A Cry for Help

cry-for-help1If you were walking home in the dark one night and heard a female screaming for help, would you view those screams as challenging behaviour? What if you were in a hospital and heard a child cry? Would you see that as challenging, or would you be more sympathetic?

We all understand that the lady screaming on a dark night is desperate for help. We all understand that the child crying in the hospital is scared and does not understand what is going on around him.

So why, when my child with learning difficulties and autism screams and cries, does everyone suddenly see it differently?

Professionals have labelled my child as having “challenging behaviour.” He kicks, pulls hair, scratches, bites, screams, cries, throws himself down stairs, throws objects in temper, headbutts the floor, and attacks people. He is now almost my height and a third of my weight. He is only eight!

He can also be loving, gently, funny, happy, warm, lovely and wonderful.

He has autism and a genetic condition.

Like the lady screaming in fright on a dark night, there are times he is scared. Right now he is terrified of open doors. His anxiety soars, causing adrenaline to pump through his little body to the point where he simply has to react. His challenging behaviour is his way of communicating fear and anxiety.

Professionals tell us to restrain him, speak to him calmly and discipline him. Would we do this to the lady screaming on a dark night? Most people would, in fact, rush to help her, yet people seem to rush to get away from my son when he has the same feeling of fear and life getting out of control. Both scream… both are full of fear… Yet, we call one “challenging behaviour” and the other simply a means of communicating for help in a desperate situation. Perhaps we need to realise that both are the same?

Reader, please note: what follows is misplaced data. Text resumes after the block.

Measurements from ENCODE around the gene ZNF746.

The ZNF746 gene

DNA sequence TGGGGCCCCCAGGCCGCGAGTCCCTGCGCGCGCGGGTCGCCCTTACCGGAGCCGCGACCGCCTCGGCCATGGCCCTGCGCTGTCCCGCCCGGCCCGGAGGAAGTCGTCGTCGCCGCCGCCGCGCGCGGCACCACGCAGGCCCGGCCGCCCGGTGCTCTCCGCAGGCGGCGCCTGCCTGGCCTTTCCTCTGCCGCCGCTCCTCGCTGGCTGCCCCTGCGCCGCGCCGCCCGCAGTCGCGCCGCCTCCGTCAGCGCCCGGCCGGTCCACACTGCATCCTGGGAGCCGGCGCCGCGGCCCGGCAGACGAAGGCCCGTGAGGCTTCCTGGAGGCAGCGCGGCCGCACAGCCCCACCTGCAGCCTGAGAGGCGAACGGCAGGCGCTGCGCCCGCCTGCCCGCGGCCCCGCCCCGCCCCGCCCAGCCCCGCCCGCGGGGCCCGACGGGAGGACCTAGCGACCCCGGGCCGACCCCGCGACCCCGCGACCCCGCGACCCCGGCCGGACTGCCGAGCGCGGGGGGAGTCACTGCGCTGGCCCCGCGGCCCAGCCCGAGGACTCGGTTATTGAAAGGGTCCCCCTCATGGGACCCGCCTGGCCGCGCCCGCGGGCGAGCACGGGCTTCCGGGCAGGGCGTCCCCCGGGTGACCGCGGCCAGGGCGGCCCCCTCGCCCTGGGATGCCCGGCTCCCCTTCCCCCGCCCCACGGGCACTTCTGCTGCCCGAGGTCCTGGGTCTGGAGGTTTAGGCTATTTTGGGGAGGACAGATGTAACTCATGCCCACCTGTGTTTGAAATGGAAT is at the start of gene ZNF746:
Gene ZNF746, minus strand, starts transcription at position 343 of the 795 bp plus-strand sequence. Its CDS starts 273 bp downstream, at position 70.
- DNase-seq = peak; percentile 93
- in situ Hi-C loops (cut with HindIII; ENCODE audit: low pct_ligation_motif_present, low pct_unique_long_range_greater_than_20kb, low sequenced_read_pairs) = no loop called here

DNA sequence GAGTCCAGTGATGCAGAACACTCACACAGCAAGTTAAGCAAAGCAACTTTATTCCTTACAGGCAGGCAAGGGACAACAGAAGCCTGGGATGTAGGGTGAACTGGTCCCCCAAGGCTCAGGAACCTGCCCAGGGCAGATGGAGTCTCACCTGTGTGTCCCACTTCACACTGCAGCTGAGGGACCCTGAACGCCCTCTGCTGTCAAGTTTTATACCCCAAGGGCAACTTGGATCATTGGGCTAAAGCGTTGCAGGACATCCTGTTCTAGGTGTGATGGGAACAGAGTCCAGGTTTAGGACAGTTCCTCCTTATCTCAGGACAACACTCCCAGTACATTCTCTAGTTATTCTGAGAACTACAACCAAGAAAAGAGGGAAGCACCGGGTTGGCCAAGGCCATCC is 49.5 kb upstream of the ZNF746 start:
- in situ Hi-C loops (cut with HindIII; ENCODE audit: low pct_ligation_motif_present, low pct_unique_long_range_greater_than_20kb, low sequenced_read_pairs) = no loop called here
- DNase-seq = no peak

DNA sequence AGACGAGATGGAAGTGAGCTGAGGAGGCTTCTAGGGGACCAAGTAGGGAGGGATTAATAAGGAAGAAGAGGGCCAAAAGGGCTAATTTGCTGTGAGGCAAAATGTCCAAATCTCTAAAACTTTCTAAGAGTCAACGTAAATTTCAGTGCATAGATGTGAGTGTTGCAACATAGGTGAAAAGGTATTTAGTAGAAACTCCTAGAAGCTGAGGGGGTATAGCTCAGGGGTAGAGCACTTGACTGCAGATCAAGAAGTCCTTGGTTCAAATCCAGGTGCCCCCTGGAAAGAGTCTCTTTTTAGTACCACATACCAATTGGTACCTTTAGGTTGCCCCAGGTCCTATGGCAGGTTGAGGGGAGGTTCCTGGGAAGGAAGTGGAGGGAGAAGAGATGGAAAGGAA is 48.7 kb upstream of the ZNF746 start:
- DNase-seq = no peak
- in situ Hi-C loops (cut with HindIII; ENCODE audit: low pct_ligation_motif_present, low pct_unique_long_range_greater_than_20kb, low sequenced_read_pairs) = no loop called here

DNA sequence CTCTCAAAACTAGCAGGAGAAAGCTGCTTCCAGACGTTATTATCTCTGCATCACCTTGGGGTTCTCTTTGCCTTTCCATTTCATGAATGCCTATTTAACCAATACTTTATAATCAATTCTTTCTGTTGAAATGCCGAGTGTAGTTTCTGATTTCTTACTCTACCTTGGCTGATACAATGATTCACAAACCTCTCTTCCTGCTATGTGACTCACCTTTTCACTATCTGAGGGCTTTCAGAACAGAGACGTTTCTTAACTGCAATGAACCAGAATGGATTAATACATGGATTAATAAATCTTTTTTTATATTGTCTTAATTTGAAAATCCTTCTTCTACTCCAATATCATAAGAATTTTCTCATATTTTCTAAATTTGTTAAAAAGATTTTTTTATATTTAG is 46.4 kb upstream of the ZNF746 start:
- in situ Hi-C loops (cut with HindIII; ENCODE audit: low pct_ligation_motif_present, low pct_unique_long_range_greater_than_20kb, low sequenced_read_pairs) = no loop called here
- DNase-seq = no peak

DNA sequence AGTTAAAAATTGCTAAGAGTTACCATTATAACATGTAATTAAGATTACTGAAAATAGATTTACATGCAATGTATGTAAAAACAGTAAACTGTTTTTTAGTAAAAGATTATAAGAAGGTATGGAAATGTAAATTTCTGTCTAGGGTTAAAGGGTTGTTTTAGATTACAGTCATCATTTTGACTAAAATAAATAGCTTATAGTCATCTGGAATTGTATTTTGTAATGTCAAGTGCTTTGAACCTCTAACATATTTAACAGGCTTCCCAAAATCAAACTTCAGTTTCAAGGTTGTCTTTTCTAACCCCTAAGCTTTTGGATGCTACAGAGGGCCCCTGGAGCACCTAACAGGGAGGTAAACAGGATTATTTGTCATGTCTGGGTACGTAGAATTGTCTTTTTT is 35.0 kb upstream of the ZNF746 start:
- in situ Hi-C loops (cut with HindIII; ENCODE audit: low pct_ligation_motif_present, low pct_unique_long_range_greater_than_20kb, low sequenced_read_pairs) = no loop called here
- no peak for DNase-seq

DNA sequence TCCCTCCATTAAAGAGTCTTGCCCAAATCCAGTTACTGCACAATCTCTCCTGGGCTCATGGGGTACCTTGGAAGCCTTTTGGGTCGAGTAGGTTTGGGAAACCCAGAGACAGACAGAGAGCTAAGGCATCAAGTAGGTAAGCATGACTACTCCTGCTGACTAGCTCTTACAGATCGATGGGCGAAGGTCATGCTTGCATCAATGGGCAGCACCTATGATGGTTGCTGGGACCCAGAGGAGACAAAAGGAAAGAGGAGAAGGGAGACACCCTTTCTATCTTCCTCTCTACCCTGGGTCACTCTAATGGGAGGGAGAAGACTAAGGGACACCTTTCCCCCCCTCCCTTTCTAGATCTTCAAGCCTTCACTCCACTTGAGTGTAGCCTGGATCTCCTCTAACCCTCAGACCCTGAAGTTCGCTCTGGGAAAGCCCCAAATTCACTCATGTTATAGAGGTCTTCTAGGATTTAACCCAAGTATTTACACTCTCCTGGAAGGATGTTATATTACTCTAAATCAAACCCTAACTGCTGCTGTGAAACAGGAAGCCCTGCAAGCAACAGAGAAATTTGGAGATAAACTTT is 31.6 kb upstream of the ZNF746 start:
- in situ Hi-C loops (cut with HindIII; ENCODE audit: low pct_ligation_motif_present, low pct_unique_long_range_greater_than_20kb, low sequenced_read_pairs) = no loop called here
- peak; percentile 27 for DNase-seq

Like the little child we hear crying in the hospital ward who is worried, in pain, and not understanding what is going on around him, so too is my son at times when we take him places he isn’t familiar with or where he doesn’t want to be. Why do we have sympathy for a little child in a hospital ward yet look in distain at my son when he cries in the supermarket aisle?

My son has no speech. His behaviour is the only way he has of getting his message across. How can he communicate that he did not want chicken nuggets for his dinner? One way is to throw them at me. Instead of punishing that behaviour or seeing it as challenging, I prefer to see it as communication and frustration at not being able to say what he wanted.

I don’t want to encourage his behavior, but until I can teach him a better way of communicating, I have to understand his method of “speech.”

When he drags me out the door and onto the street, some professionals feel I should ignore him or restrain him. How then would he be able to show me the reason for his fear?

Yes, I would love him to be calmer, happier and less physical at times. I do discipline and teach him as his difficulties allow, but I want society to stop seeing my child as simply having “challenging behaviour” and see him as a child crying for help. Just like a woman on a dark night or a little boy in a hospital ward.

Perhaps the challenge in his behaviour is actually a challenge to society in a way we never thought about before.

Miriam Gwynne

Founder at Faith Mummy
Miriam lives in Scotland with her husband and twins. Trained as a teacher, she started blogging in 2013 when her son was diagnosed with the genetic condition nf1. Both twins have autism and Miriam describes her life as "sometimes challenging, mostly hectic, but always full of love."

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